Richard Florida is a co-founder and editor at large of CityLab and a senior editor at The Atlantic. He is a university professor in the University of Toronto’s School of Cities and Rotman School of Management, and a distinguished fellow at New York University’s Schack Institute of Real Estate.
The president’s approval rating stands at a record low, but the geography of opinion reflects pre-existing cultural, educational, and economic divides.
President Donald Trump’s average first-year approval rating sits at a lowly 38 percent—the worst of any president since Gallup started measuring presidential job approval in 1945. But this overall average belies huge variation in that approval rating across the 50 states, according to a recent Gallup poll based on surveys conducted throughout 2017. Indeed, Trump’s approval rating reaches above 60 percent in West Virginia and above 50 percent in 11 other states, including the Dakotas, Wyoming, Idaho, Montana, Alabama, and Oklahoma.
As the map above shows, there is a broad Trump approval belt across the Plains, Appalachia, the Deep South, and parts of the Midwest, and a broad disapproval belt on the coasts and in New England, as well as in states like Texas, Colorado, New Mexico, Illinois, and Minnesota.
Yet, rather than being a radical break with the past, this jagged geography of Trump’s approval rate mirrors the fundamental contours of America’s long-standing political, economic, and cultural divides.
A basic statistical analysis of the Gallup data by my colleague Charlotta Mellander bears this out. Her correlation analysis compares Trump approval and disapproval rates to key demographic, economic, and political characteristics of states. (As usual, I note that correlation does not infer causation, but simply point to associations between variables.) Her findings point to the fact that far from being an outlier, the geography of Trump approval and disapproval reflects more persistent divides.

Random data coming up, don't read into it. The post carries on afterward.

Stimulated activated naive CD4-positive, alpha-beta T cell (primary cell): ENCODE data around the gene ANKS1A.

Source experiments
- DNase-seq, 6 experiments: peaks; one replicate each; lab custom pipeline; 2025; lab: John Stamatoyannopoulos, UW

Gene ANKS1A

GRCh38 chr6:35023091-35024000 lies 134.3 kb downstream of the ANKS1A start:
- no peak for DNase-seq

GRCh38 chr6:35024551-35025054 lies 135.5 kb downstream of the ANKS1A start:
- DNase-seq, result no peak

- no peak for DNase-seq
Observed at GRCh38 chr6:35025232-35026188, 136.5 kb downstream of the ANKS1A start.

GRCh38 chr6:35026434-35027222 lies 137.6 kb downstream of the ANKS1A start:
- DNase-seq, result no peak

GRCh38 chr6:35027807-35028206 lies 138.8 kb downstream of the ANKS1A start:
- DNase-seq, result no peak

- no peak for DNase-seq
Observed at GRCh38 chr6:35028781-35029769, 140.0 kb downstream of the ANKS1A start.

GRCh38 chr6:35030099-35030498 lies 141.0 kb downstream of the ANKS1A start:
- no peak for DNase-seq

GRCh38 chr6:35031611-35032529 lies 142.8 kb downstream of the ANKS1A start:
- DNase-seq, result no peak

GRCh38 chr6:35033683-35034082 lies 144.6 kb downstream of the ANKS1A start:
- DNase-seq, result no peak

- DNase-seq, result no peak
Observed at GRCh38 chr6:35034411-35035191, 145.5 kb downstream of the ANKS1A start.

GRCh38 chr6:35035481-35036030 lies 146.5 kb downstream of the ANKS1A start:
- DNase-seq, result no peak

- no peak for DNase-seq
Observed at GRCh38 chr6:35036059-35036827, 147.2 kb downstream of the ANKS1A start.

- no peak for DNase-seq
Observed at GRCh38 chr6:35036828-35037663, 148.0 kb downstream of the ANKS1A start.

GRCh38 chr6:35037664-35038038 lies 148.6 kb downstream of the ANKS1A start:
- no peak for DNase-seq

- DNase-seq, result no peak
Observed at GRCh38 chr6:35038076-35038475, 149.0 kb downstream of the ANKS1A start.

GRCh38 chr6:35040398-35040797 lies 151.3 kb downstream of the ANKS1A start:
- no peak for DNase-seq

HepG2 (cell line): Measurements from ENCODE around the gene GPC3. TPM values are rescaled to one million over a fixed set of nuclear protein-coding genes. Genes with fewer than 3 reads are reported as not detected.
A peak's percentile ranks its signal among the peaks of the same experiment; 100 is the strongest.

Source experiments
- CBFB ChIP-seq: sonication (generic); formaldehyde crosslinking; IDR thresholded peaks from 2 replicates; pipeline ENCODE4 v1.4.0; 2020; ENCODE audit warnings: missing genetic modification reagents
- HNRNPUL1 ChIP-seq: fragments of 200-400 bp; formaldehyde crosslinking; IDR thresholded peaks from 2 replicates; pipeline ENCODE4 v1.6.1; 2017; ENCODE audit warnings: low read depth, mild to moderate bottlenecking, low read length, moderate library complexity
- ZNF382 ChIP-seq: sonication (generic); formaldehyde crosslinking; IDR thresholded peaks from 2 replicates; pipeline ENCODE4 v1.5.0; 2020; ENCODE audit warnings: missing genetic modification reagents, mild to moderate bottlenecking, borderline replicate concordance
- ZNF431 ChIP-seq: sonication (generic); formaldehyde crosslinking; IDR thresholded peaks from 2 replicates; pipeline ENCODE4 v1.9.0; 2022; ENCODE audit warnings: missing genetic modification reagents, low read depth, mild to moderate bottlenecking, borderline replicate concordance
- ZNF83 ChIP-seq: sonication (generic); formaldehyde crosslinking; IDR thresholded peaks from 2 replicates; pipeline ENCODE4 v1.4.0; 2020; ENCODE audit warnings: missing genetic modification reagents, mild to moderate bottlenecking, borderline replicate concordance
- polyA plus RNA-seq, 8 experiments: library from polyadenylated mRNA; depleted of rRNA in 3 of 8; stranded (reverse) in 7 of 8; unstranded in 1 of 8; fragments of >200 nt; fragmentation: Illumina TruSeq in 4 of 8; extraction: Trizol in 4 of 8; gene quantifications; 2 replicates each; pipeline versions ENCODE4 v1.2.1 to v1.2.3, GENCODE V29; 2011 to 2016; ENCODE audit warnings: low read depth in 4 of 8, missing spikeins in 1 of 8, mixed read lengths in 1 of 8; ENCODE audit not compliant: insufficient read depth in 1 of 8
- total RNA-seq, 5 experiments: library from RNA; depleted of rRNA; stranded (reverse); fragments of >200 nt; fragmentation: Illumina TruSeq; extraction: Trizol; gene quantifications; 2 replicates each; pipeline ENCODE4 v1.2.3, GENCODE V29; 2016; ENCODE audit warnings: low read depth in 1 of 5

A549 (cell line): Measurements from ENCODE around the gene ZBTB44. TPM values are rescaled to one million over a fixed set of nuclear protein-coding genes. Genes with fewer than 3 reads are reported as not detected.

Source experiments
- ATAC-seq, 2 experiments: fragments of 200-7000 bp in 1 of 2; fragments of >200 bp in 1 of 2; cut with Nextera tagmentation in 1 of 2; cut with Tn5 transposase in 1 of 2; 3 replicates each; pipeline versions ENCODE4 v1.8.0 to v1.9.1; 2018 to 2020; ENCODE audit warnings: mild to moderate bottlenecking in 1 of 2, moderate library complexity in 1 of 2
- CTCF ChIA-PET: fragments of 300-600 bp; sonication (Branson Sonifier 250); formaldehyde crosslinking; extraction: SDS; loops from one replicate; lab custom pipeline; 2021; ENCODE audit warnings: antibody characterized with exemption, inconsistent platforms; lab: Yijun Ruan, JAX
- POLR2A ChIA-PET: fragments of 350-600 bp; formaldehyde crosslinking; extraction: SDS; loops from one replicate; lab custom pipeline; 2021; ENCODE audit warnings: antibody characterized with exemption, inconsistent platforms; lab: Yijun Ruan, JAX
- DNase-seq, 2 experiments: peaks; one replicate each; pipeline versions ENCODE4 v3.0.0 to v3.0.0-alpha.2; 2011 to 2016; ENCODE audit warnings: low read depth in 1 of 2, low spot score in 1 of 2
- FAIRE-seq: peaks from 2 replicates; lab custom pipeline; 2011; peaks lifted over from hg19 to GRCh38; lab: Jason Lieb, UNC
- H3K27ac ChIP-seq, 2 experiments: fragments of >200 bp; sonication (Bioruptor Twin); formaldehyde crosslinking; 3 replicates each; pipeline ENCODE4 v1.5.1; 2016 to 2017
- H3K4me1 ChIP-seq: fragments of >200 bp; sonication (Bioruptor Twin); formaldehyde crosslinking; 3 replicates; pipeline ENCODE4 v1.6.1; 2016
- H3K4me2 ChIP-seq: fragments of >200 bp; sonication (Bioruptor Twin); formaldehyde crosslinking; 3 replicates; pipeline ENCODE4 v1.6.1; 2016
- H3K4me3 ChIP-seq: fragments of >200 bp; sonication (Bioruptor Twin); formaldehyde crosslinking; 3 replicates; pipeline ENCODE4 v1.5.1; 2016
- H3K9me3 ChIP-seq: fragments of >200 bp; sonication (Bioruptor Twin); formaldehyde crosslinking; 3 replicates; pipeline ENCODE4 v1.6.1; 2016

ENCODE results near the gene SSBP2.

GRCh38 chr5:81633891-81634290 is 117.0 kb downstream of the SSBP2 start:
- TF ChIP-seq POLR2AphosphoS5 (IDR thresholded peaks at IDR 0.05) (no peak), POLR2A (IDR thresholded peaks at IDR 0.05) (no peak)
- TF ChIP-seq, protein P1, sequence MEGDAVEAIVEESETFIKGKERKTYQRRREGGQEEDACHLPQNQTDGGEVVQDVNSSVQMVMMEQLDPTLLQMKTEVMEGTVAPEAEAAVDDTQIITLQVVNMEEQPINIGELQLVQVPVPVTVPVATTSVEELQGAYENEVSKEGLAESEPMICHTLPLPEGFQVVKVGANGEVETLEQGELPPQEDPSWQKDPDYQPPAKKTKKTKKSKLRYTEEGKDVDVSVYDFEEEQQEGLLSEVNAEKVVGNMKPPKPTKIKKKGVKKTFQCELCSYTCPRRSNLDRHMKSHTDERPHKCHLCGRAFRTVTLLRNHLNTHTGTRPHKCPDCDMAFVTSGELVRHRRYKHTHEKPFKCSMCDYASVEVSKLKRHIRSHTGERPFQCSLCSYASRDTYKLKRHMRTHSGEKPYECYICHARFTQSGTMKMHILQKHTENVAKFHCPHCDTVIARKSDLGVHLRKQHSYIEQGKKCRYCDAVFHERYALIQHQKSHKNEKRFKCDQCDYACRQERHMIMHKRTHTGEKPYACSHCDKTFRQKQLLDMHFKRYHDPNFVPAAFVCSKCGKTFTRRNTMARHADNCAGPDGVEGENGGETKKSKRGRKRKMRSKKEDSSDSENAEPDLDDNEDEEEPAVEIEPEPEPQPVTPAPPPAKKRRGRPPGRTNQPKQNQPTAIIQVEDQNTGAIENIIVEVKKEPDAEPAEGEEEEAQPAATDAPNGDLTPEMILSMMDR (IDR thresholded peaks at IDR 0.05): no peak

For one, the geography of Trump approval falls in line with the basic red state/blue state pattern of previous elections. His approval rating is strongly positively associated with the share of people who voted for Mitt Romney in 2012 (0.92) and disapproval of him is strongly associated with the share of people who voted for Barack Obama that same year (0.92).
Opinions of the president reflect the fundamental cleavage of class, which has long divided Americans along political as well as economic lines. Trump’s approval is overwhelmingly concentrated in less affluent, less educated, more working-class states. It is positively associated with the share of workers in blue-collar working-class jobs (0.76), and negatively associated with income (-0.72), wages (-0.79), education (measured as the share of adults with a bachelor’s degree and above, -0.86), and the share of workers doing knowledge, professional, or creative work (-0.72).
Contrary to the idea that support for Trump is a function of rising unemployment, there is no statistical association between Trump’s approval rate and a state’s unemployment rate. The conventional wisdom suggests that Trump’s rise was bolstered by those losing out from America’s gaping inequality. However, the data complicates that story. Approval of Trump is actually higher in states with lower levels of income inequality, approval being negatively correlated with the Gini coefficient measure of income inequality (-0.40). On the other hand, states with higher levels of inequality are much more likely to disapprove of Trump, with a positive correlation between income inequality and the share of people who disapprove of Trump (0.38).